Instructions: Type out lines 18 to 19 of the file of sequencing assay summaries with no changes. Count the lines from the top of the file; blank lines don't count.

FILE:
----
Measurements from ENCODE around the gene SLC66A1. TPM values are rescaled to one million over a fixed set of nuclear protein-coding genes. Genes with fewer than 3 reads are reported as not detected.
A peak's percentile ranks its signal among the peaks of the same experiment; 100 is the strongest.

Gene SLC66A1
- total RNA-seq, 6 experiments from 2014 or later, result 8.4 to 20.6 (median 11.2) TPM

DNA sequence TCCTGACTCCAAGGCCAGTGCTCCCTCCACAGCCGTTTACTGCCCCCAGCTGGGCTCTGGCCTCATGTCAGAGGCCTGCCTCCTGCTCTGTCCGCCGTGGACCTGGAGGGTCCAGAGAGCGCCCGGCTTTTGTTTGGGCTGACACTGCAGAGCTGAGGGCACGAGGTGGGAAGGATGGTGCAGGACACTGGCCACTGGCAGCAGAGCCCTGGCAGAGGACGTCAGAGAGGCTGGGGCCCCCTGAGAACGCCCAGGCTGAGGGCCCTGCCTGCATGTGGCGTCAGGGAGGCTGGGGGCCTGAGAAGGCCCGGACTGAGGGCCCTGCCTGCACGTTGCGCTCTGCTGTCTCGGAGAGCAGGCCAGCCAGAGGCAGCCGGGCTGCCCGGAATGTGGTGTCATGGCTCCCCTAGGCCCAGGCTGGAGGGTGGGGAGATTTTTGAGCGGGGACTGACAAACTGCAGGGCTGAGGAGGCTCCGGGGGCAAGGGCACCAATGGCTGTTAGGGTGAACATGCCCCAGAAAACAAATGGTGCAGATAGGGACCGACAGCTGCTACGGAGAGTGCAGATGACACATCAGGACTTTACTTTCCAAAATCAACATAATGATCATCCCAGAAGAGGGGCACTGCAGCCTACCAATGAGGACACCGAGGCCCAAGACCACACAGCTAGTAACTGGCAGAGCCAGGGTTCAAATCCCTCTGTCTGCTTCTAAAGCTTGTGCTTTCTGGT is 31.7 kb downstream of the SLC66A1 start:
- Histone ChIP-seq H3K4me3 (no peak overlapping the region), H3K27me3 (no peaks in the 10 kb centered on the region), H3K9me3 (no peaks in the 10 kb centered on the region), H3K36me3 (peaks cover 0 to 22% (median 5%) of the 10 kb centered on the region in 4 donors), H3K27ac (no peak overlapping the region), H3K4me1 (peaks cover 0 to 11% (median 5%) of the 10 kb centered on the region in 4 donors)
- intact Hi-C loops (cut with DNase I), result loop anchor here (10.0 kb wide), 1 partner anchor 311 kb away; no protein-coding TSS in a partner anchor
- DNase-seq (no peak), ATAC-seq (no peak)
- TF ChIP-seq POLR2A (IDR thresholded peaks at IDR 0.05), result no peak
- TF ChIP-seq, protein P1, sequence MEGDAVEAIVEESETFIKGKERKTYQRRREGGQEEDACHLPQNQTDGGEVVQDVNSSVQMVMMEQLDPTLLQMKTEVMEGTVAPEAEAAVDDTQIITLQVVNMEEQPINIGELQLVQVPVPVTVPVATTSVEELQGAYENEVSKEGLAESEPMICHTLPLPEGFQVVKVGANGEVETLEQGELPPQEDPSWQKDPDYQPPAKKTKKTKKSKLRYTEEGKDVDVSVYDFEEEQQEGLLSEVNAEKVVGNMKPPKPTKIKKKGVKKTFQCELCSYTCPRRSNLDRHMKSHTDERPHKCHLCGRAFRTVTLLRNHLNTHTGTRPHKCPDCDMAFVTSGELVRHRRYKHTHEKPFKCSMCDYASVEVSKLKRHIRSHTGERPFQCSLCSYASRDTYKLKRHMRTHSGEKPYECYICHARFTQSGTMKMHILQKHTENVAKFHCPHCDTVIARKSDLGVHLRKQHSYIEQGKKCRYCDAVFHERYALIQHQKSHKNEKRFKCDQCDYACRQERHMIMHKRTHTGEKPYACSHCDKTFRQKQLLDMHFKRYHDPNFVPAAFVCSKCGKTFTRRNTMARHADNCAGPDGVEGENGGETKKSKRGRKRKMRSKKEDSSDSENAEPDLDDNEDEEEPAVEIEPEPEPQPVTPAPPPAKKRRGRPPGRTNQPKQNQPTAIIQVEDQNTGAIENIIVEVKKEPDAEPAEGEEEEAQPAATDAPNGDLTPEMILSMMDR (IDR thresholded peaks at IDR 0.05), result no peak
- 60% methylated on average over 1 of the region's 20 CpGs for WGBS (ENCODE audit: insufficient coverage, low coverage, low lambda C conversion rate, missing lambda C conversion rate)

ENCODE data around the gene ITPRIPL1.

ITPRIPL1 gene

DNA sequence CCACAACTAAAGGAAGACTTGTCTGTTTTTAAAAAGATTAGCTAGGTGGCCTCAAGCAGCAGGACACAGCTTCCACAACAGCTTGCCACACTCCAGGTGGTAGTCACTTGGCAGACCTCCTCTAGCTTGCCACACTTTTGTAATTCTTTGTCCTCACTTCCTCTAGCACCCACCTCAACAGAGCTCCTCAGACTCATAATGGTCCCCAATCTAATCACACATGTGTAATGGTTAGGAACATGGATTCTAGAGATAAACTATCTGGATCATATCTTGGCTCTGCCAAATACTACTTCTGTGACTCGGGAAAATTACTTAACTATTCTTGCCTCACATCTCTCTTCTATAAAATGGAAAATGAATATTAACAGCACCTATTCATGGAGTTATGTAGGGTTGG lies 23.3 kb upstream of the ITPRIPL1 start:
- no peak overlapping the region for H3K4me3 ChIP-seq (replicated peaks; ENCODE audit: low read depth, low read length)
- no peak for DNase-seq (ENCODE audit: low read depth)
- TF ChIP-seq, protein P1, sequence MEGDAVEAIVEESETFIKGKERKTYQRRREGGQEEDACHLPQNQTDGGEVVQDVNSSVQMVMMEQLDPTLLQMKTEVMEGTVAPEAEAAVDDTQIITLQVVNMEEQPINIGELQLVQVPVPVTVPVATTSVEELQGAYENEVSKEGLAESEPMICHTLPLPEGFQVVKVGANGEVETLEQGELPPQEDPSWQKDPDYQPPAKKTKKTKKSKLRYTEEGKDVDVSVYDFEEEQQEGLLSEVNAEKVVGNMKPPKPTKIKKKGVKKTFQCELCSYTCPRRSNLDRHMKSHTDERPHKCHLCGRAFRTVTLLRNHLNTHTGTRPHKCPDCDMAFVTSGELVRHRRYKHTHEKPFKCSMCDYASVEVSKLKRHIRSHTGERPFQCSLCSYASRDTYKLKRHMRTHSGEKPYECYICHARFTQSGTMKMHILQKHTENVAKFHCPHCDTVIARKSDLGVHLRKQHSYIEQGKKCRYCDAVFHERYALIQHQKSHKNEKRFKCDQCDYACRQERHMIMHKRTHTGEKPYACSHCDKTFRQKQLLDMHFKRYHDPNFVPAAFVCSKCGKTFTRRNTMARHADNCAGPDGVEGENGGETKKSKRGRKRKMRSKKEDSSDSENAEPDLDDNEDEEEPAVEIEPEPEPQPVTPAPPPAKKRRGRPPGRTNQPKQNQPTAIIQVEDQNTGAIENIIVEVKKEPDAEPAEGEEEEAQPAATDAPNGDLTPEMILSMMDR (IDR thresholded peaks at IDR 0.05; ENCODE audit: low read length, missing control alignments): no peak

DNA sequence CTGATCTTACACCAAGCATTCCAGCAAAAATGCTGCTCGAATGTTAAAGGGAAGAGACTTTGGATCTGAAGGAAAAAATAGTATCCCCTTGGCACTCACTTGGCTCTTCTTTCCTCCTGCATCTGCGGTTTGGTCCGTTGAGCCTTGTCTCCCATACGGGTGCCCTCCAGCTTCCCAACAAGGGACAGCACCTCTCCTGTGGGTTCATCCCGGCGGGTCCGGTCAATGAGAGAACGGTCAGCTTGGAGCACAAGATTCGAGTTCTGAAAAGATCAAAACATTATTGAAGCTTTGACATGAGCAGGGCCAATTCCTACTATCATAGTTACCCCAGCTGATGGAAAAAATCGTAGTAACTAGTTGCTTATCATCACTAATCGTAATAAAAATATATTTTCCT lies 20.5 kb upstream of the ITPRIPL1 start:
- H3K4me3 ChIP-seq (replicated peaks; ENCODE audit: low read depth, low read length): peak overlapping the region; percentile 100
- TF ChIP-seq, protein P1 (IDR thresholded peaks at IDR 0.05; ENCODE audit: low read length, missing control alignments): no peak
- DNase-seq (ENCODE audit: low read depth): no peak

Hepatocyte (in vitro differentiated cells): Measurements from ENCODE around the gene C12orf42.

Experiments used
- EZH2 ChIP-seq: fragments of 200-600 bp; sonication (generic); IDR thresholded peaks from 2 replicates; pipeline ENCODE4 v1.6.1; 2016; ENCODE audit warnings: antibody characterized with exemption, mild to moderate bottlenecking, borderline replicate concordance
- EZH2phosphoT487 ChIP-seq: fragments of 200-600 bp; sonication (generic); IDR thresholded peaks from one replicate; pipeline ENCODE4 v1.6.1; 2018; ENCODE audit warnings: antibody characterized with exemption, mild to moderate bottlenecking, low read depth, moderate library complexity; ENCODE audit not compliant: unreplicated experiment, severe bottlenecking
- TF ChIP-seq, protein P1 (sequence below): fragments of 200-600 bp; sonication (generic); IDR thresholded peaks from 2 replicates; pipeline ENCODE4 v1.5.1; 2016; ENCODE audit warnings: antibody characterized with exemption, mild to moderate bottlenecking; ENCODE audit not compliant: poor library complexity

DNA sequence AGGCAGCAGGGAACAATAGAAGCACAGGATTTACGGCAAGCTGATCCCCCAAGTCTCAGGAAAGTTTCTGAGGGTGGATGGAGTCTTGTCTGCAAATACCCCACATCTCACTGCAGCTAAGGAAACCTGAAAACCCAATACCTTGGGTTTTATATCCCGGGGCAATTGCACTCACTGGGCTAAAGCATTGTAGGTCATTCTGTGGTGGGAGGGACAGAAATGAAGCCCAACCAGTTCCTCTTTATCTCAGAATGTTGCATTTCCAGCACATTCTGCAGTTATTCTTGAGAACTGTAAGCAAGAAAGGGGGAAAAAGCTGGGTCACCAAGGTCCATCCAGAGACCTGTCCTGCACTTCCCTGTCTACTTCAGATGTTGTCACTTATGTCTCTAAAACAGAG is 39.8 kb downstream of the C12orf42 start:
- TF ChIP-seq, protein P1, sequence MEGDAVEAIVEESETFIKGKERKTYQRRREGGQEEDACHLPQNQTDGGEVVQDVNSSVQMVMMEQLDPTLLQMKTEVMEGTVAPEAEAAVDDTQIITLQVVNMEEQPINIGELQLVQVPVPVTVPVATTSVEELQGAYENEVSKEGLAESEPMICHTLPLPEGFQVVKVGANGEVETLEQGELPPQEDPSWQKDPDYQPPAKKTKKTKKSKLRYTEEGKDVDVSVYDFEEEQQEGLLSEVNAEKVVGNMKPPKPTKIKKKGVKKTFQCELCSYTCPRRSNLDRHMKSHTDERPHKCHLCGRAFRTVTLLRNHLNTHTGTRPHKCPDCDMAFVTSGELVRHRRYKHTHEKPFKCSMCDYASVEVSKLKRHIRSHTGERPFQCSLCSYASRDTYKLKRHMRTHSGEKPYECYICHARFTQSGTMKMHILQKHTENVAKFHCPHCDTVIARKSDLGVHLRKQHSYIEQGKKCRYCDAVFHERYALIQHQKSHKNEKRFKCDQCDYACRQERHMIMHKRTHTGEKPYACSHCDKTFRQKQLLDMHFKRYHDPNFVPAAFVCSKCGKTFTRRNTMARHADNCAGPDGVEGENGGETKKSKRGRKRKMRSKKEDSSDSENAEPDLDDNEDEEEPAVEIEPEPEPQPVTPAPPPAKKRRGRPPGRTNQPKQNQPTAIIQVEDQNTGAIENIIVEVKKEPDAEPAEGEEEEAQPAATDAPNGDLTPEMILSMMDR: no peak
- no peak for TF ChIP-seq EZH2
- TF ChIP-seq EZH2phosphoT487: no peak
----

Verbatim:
DNA sequence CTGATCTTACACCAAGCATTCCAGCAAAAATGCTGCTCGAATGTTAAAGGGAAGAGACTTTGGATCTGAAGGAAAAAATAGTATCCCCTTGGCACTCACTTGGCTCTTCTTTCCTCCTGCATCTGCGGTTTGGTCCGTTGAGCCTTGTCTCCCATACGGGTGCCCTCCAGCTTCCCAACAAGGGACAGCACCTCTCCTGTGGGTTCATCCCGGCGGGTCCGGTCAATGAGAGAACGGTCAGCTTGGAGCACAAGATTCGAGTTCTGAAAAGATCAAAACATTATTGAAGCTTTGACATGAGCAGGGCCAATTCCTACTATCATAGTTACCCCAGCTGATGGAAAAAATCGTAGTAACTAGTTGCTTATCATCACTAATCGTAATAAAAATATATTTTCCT lies 20.5 kb upstream of the ITPRIPL1 start:
- H3K4me3 ChIP-seq (replicated peaks; ENCODE audit: low read depth, low read length): peak overlapping the region; percentile 100